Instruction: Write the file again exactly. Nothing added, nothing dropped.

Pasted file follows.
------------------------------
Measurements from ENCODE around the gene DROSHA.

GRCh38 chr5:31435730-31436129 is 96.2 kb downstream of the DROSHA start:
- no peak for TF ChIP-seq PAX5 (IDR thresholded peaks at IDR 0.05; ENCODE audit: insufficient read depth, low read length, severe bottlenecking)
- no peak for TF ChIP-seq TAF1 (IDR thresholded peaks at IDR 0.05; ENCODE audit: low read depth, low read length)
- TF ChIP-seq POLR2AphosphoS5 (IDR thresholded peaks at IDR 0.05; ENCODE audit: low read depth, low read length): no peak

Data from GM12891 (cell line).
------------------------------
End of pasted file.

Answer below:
Measurements from ENCODE around the gene DROSHA.

GRCh38 chr5:31435730-31436129 is 96.2 kb downstream of the DROSHA start:
- no peak for TF ChIP-seq PAX5 (IDR thresholded peaks at IDR 0.05; ENCODE audit: insufficient read depth, low read length, severe bottlenecking)
- no peak for TF ChIP-seq TAF1 (IDR thresholded peaks at IDR 0.05; ENCODE audit: low read depth, low read length)
- TF ChIP-seq POLR2AphosphoS5 (IDR thresholded peaks at IDR 0.05; ENCODE audit: low read depth, low read length): no peak

Data from GM12891 (cell line).